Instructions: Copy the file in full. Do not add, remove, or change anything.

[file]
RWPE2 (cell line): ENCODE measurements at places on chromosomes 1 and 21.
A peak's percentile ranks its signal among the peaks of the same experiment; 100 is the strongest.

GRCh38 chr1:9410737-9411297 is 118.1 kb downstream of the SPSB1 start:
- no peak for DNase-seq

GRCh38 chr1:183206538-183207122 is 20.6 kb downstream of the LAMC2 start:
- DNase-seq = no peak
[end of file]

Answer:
RWPE2 (cell line): ENCODE measurements at places on chromosomes 1 and 21.
A peak's percentile ranks its signal among the peaks of the same experiment; 100 is the strongest.

GRCh38 chr1:9410737-9411297 is 118.1 kb downstream of the SPSB1 start:
- no peak for DNase-seq

GRCh38 chr1:183206538-183207122 is 20.6 kb downstream of the LAMC2 start:
- DNase-seq = no peak